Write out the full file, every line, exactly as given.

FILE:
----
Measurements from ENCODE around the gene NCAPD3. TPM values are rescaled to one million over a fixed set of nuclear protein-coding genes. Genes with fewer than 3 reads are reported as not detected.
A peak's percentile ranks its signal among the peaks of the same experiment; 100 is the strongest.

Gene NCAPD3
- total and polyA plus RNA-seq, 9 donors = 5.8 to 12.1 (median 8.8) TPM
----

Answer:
Measurements from ENCODE around the gene NCAPD3. TPM values are rescaled to one million over a fixed set of nuclear protein-coding genes. Genes with fewer than 3 reads are reported as not detected.
A peak's percentile ranks its signal among the peaks of the same experiment; 100 is the strongest.

Gene NCAPD3
- total and polyA plus RNA-seq, 9 donors = 5.8 to 12.1 (median 8.8) TPM